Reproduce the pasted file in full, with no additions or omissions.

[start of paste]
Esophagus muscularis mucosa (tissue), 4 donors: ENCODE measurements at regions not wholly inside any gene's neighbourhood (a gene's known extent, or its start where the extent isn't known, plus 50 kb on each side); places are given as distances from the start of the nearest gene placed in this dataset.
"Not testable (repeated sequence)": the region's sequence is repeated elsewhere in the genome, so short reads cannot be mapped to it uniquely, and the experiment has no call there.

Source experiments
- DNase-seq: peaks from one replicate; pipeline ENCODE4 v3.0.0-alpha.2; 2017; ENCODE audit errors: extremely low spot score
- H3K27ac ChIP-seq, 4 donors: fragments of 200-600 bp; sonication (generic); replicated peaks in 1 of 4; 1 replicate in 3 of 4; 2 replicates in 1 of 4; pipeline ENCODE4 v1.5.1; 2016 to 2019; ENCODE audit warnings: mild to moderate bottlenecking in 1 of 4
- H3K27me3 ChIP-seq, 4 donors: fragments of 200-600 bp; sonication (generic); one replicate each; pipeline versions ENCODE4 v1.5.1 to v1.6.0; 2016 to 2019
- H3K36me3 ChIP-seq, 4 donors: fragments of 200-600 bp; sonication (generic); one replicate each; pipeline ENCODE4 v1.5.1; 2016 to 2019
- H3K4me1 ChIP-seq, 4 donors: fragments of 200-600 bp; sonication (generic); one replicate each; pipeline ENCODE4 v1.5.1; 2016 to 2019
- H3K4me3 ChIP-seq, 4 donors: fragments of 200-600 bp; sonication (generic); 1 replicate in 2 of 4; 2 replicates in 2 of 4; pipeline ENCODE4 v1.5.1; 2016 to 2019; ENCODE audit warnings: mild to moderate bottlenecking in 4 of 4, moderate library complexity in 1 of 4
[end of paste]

Esophagus muscularis mucosa (tissue), 4 donors: ENCODE measurements at regions not wholly inside any gene's neighbourhood (a gene's known extent, or its start where the extent isn't known, plus 50 kb on each side); places are given as distances from the start of the nearest gene placed in this dataset.
"Not testable (repeated sequence)": the region's sequence is repeated elsewhere in the genome, so short reads cannot be mapped to it uniquely, and the experiment has no call there.

Source experiments
- DNase-seq: peaks from one replicate; pipeline ENCODE4 v3.0.0-alpha.2; 2017; ENCODE audit errors: extremely low spot score
- H3K27ac ChIP-seq, 4 donors: fragments of 200-600 bp; sonication (generic); replicated peaks in 1 of 4; 1 replicate in 3 of 4; 2 replicates in 1 of 4; pipeline ENCODE4 v1.5.1; 2016 to 2019; ENCODE audit warnings: mild to moderate bottlenecking in 1 of 4
- H3K27me3 ChIP-seq, 4 donors: fragments of 200-600 bp; sonication (generic); one replicate each; pipeline versions ENCODE4 v1.5.1 to v1.6.0; 2016 to 2019
- H3K36me3 ChIP-seq, 4 donors: fragments of 200-600 bp; sonication (generic); one replicate each; pipeline ENCODE4 v1.5.1; 2016 to 2019
- H3K4me1 ChIP-seq, 4 donors: fragments of 200-600 bp; sonication (generic); one replicate each; pipeline ENCODE4 v1.5.1; 2016 to 2019
- H3K4me3 ChIP-seq, 4 donors: fragments of 200-600 bp; sonication (generic); 1 replicate in 2 of 4; 2 replicates in 2 of 4; pipeline ENCODE4 v1.5.1; 2016 to 2019; ENCODE audit warnings: mild to moderate bottlenecking in 4 of 4, moderate library complexity in 1 of 4